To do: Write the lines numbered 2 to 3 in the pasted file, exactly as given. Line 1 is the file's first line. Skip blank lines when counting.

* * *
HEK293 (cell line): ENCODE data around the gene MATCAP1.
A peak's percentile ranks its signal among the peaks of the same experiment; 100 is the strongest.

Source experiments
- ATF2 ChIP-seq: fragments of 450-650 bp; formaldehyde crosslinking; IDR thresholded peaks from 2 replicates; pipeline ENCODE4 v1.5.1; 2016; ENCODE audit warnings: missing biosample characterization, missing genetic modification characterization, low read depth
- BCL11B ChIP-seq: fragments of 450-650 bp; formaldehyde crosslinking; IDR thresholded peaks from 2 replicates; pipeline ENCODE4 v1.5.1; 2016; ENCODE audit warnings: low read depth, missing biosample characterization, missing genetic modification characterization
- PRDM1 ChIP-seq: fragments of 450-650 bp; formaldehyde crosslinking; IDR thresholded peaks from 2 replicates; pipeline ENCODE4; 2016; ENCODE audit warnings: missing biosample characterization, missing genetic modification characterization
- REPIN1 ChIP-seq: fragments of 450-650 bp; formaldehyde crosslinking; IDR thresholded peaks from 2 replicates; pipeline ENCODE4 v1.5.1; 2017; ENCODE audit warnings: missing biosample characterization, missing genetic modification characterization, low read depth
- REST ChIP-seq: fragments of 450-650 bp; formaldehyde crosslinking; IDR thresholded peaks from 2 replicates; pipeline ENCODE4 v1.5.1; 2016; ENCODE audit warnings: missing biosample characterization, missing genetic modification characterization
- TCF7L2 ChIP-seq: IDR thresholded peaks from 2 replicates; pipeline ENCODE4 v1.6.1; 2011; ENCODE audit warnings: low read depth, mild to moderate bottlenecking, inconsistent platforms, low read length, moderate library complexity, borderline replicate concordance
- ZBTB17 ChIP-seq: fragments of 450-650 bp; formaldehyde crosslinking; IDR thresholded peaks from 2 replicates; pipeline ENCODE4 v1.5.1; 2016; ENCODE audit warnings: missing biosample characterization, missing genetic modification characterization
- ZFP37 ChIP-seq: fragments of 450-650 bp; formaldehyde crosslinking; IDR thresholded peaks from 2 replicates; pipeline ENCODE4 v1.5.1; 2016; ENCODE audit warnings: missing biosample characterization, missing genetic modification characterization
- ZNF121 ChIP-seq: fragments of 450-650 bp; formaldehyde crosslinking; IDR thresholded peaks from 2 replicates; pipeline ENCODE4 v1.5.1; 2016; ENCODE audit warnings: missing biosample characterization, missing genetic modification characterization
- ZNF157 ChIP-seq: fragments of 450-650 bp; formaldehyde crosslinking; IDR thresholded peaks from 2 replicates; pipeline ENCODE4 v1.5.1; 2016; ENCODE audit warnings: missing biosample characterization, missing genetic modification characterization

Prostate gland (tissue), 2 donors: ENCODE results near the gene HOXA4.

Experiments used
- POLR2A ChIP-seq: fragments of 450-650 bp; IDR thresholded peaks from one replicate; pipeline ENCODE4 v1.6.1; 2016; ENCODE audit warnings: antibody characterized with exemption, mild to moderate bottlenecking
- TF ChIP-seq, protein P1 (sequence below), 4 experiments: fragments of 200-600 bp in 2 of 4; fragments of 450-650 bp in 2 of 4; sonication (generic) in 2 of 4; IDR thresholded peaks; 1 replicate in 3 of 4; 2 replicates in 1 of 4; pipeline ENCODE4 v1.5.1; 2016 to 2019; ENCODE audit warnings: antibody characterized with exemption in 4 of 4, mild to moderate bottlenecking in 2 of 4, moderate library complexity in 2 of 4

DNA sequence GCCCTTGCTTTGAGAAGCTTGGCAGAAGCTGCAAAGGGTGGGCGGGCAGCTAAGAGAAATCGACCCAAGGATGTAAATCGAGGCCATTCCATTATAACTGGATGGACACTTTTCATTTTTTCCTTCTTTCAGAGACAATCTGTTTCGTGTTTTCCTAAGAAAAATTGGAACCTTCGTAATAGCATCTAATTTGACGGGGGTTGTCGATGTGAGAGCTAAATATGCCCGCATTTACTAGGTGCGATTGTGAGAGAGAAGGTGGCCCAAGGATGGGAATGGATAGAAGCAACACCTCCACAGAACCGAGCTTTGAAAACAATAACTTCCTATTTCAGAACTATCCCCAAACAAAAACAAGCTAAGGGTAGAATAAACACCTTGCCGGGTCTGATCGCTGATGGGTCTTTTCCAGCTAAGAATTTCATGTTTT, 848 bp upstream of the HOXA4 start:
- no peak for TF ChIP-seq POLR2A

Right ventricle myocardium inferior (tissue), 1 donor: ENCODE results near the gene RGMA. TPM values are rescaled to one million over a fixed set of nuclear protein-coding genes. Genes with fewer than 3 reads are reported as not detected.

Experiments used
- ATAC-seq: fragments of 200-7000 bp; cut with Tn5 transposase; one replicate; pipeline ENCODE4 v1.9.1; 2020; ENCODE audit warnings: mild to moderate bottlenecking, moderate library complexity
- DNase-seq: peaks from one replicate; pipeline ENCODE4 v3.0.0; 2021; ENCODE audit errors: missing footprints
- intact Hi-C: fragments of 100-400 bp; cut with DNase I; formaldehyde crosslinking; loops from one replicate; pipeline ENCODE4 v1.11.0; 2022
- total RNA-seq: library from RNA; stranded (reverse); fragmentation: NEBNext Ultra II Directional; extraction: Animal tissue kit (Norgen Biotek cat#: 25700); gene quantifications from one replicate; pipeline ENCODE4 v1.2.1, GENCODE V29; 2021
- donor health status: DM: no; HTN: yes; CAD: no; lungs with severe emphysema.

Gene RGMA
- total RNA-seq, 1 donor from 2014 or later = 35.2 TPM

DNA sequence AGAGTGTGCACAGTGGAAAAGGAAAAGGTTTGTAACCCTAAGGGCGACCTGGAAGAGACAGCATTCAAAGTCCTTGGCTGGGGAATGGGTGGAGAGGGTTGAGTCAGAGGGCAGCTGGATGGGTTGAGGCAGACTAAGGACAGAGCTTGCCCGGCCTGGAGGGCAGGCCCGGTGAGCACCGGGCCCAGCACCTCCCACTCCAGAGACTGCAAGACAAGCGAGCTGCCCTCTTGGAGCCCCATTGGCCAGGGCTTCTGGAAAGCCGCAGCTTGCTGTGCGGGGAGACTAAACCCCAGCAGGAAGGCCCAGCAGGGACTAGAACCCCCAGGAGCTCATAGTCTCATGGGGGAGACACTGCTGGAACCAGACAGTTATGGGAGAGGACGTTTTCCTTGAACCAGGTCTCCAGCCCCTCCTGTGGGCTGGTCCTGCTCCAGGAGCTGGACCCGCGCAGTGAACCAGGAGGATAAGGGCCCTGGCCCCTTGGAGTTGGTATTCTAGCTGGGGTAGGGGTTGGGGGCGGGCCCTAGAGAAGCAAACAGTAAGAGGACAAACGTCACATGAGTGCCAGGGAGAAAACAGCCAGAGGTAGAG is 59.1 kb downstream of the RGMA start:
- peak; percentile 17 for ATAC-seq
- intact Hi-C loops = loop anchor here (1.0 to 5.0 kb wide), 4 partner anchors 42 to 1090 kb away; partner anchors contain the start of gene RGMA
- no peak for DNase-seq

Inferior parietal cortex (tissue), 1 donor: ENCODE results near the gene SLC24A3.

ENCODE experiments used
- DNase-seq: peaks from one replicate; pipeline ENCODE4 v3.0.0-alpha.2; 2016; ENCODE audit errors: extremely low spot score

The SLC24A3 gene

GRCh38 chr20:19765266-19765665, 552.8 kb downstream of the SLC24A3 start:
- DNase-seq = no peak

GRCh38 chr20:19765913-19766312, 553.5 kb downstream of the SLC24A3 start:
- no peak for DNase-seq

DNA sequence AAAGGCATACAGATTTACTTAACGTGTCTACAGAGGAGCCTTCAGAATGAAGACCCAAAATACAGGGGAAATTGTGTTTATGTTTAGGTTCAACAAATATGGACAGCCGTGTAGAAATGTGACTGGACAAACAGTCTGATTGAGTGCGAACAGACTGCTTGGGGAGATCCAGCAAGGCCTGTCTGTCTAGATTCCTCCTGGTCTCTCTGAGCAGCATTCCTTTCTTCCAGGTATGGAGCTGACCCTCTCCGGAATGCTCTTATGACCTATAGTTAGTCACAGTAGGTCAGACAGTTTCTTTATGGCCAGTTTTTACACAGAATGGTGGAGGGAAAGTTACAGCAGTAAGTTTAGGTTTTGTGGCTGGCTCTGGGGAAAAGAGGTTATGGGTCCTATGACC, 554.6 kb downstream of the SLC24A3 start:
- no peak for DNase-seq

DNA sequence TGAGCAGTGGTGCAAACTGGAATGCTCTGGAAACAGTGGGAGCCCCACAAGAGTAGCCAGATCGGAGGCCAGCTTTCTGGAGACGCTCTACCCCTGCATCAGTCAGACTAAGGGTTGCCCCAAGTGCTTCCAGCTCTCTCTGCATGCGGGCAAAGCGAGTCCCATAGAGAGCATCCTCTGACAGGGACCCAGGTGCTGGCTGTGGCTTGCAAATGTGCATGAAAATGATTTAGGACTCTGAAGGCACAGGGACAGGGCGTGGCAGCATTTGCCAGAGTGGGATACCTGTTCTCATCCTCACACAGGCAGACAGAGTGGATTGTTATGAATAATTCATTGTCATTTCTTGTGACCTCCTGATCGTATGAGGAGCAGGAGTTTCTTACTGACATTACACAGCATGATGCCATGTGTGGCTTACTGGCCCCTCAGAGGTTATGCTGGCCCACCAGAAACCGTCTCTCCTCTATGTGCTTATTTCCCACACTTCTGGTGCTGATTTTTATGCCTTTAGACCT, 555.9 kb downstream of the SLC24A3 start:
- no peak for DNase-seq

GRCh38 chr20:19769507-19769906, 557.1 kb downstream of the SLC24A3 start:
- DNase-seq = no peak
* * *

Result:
A peak's percentile ranks its signal among the peaks of the same experiment; 100 is the strongest.

Source experiments